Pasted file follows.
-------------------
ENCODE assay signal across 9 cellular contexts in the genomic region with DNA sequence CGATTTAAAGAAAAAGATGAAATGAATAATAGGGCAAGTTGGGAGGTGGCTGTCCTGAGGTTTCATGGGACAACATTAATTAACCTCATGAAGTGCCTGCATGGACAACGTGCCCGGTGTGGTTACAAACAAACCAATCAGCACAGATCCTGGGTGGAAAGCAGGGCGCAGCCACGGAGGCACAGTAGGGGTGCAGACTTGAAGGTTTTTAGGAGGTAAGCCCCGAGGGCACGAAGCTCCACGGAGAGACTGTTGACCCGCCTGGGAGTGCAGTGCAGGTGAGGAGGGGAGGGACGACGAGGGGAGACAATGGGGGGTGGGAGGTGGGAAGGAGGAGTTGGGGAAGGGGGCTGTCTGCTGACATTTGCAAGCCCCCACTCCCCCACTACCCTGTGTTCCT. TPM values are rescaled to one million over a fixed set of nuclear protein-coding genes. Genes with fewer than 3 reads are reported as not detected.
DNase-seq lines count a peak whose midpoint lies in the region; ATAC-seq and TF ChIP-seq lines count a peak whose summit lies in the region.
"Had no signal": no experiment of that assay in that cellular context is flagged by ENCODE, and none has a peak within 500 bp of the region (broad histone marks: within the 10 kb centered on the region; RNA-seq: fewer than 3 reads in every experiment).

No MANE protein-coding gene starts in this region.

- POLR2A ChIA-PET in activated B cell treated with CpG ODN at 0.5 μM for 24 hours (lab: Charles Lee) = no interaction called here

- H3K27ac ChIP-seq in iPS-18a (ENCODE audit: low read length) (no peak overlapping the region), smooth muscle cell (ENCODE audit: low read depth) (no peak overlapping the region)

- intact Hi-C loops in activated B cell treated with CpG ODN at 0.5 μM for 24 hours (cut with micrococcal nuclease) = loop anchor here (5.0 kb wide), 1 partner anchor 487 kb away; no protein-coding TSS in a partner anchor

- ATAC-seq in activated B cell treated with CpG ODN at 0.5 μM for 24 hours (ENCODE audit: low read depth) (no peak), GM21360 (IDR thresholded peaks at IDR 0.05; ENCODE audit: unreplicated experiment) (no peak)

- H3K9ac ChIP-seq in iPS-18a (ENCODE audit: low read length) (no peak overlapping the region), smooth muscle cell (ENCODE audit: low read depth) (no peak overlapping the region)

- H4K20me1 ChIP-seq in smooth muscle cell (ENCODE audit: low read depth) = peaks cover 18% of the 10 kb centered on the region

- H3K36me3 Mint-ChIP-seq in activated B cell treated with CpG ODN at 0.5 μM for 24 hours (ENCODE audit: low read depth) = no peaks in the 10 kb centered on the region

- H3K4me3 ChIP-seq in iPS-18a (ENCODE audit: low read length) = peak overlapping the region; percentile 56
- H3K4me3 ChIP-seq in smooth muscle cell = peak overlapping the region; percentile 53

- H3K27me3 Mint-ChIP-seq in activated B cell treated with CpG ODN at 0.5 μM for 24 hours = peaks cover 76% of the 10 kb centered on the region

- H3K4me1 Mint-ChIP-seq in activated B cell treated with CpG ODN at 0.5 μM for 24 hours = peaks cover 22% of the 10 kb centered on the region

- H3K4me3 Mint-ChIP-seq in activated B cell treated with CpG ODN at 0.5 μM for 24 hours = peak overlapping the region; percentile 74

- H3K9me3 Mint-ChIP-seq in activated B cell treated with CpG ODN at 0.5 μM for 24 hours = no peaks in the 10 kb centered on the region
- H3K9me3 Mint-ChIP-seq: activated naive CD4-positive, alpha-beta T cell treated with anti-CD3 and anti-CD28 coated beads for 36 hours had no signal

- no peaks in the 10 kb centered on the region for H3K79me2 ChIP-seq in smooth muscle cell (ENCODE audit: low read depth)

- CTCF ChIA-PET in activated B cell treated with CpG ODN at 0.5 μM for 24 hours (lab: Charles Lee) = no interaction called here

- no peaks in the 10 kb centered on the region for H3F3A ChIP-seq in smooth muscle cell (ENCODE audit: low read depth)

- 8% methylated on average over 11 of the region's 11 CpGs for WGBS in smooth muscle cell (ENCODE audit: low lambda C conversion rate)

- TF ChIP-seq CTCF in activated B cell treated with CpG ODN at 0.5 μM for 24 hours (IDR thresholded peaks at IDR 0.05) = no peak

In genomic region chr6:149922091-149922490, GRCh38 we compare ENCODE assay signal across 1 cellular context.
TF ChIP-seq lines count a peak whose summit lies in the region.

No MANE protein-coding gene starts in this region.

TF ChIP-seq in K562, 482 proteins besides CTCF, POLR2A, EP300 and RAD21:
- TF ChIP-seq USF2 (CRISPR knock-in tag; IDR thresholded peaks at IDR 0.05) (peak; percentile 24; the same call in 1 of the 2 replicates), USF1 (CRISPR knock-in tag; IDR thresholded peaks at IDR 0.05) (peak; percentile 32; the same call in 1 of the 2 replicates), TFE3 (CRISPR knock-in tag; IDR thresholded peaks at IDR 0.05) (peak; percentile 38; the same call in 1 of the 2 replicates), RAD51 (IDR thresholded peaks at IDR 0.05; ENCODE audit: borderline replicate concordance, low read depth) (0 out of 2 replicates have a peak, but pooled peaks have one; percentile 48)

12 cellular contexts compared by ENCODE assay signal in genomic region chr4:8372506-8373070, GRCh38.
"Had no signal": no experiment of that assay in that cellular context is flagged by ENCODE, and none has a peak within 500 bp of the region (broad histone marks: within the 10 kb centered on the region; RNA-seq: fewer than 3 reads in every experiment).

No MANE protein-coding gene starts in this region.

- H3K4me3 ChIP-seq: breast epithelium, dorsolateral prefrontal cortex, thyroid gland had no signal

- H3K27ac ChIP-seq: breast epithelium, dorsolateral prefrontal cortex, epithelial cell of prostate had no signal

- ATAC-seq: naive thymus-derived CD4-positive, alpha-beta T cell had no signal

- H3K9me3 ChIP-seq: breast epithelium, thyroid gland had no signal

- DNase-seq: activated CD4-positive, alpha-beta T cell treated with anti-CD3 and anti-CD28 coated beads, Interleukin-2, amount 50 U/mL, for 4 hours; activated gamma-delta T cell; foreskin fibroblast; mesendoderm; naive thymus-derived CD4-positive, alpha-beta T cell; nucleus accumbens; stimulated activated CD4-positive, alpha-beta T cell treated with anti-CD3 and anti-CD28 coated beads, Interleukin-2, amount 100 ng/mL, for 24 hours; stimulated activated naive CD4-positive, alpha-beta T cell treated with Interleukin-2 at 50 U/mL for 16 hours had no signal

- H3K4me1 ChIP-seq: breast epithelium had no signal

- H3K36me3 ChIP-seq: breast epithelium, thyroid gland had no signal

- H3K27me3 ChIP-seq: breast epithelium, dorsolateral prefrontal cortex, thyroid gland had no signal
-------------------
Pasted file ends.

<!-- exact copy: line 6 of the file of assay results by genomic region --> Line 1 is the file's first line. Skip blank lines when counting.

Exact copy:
- H3K27ac ChIP-seq in iPS-18a (ENCODE audit: low read length) (no peak overlapping the region), smooth muscle cell (ENCODE audit: low read depth) (no peak overlapping the region)